Origin of tumid
Examples from the Web for tumid
Tumid and unstoppable, there is little that new wallpaper or re-poured driveways can do to disguise it.
From the days of Horace downwards it has been permitted to actors and orators to pass rapidly from the comic to the tumid strain.Political and Literary essays, 1908-1913|Evelyn Baring
The term is applied more particularly to the tumid part in the hinge of bivalve shells on which the ligament is fixed.A Conchological Manual|George Brettingham Sowerby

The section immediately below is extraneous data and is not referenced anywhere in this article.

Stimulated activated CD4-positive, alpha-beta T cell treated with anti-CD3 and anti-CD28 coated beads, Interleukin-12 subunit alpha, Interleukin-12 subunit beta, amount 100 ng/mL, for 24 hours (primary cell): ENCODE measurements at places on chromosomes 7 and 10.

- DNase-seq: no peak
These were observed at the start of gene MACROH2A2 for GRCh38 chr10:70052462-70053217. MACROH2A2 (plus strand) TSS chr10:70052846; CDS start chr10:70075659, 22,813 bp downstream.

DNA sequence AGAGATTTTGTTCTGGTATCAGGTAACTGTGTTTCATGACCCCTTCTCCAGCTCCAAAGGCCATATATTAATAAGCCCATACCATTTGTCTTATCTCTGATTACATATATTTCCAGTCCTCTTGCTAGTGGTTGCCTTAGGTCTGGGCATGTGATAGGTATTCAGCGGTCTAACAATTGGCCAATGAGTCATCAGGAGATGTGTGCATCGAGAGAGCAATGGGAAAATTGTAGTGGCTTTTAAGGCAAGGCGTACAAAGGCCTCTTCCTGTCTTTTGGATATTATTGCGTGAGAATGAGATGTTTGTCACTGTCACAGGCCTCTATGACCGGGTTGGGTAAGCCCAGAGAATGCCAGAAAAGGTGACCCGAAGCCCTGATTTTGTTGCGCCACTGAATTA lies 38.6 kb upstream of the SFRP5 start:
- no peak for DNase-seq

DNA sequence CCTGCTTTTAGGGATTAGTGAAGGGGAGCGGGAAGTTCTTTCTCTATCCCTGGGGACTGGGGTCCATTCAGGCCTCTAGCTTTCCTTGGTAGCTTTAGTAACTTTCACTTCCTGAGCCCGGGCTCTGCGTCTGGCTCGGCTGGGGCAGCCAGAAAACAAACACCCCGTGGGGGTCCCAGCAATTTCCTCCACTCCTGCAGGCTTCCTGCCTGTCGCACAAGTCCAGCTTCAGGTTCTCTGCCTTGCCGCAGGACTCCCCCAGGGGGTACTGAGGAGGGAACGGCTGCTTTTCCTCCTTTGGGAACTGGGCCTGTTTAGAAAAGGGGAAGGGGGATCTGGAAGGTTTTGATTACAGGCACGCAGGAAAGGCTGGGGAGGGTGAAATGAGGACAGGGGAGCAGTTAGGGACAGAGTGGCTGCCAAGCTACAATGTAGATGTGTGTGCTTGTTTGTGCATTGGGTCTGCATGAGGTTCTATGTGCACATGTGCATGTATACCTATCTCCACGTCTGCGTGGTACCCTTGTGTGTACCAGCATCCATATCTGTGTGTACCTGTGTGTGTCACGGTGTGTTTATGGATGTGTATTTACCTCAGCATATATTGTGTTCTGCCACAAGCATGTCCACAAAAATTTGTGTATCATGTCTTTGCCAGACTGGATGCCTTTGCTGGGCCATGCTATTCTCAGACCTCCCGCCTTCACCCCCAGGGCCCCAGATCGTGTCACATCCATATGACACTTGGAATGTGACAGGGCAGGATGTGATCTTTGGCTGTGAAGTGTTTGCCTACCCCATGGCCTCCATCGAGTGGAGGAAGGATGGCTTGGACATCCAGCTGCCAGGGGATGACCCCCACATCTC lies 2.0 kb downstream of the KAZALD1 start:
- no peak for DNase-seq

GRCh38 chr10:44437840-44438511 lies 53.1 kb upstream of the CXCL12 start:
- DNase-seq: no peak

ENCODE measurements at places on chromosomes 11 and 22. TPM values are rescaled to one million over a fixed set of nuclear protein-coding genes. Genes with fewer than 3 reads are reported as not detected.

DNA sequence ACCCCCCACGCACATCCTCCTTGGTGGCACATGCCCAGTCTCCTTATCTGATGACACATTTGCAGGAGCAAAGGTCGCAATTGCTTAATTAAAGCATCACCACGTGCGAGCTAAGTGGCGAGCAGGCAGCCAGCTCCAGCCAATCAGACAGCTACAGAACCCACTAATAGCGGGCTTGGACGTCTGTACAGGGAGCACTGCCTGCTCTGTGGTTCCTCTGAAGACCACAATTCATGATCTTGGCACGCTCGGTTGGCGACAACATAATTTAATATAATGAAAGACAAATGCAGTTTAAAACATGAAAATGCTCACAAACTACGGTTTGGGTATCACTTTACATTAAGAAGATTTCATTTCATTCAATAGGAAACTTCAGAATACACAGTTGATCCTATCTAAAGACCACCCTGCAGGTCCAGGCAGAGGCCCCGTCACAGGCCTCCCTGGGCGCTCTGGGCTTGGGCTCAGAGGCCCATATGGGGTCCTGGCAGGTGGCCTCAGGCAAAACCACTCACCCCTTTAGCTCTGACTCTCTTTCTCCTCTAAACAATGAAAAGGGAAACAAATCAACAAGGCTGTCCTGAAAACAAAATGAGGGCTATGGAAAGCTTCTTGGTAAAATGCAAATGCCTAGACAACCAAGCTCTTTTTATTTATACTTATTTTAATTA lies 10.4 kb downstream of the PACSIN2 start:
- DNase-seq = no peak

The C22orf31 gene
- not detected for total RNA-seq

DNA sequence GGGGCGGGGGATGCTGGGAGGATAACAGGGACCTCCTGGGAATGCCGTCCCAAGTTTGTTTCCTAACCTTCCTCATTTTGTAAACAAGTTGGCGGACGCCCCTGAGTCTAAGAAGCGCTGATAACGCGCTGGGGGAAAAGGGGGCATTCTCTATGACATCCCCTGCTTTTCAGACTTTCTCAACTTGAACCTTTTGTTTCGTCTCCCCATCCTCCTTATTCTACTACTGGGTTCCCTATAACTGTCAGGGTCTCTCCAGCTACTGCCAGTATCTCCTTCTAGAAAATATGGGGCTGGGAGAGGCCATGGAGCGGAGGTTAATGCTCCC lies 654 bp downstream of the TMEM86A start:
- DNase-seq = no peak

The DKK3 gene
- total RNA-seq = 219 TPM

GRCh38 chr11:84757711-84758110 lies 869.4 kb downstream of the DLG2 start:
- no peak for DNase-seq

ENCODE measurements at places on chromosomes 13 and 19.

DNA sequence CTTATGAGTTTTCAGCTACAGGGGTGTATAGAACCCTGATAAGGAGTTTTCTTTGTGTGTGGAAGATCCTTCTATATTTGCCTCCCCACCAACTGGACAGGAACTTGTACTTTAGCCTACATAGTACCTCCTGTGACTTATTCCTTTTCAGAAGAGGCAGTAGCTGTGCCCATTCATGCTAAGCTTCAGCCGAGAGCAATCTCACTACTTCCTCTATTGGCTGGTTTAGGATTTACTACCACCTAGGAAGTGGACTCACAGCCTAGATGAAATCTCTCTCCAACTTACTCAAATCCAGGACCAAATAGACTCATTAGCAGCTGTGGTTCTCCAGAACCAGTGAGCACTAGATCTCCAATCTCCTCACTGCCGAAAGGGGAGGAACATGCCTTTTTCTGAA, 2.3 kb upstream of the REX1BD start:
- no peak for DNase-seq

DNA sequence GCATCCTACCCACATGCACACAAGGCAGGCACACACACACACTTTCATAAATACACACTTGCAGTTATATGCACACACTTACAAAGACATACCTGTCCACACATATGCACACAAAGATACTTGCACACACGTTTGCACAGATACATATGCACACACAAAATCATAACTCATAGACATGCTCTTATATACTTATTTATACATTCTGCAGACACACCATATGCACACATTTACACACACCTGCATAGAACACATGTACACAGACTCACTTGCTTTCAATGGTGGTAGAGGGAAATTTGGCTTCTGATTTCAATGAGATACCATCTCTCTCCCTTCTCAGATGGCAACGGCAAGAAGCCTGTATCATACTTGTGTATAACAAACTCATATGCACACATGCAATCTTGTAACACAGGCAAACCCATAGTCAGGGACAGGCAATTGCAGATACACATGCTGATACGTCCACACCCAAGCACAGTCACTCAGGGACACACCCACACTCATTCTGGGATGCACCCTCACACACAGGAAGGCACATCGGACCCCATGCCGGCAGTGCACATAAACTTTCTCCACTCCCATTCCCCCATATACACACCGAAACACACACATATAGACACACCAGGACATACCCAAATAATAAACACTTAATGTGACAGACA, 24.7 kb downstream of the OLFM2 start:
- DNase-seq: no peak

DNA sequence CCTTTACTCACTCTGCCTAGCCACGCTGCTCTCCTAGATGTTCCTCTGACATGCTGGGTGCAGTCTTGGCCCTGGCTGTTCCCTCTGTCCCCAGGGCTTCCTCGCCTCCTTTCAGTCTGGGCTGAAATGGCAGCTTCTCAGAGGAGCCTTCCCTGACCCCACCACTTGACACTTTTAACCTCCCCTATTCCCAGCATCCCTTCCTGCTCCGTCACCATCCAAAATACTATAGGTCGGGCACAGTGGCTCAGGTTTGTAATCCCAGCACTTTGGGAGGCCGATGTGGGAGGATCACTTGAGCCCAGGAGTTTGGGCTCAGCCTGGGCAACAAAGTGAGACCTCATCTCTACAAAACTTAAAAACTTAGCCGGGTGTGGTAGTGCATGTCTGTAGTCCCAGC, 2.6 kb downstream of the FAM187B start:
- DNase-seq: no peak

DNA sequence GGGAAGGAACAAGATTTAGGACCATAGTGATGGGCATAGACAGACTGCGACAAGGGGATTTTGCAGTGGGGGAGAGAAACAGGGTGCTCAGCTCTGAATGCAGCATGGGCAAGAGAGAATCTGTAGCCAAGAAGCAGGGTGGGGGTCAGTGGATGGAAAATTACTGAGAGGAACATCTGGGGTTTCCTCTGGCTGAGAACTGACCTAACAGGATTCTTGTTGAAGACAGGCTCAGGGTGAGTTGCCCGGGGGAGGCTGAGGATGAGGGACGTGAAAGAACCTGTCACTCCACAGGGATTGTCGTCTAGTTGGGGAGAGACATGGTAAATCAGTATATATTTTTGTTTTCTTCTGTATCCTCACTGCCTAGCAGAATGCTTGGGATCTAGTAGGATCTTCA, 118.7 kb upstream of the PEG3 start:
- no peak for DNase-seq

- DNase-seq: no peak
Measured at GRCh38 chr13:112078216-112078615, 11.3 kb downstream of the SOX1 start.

Tumescence: a swelling or tumid enlargement: a puffed up area.Explanation of Terms Used in Entomology|John. B. Smith
The whorls are posteriorly gibbose or tumid at the sutures, and the callus is less spreading than in others of the genus.Explorations in Australia, The Journals of John McDouall Stuart|John McDouall Stuart
The listener's face was tumid and discoloured, his eyes bloodshot.The Whirlpool|George Gissing
British Dictionary definitions for tumid
Word Origin for tumid
Word Origin and History for tumid
"morbidly swollen," 1540s, from Latin tumidus, from tumere "to swell" (see thigh). Figurative sense (in reference to prose, etc.) is attested from 1640s.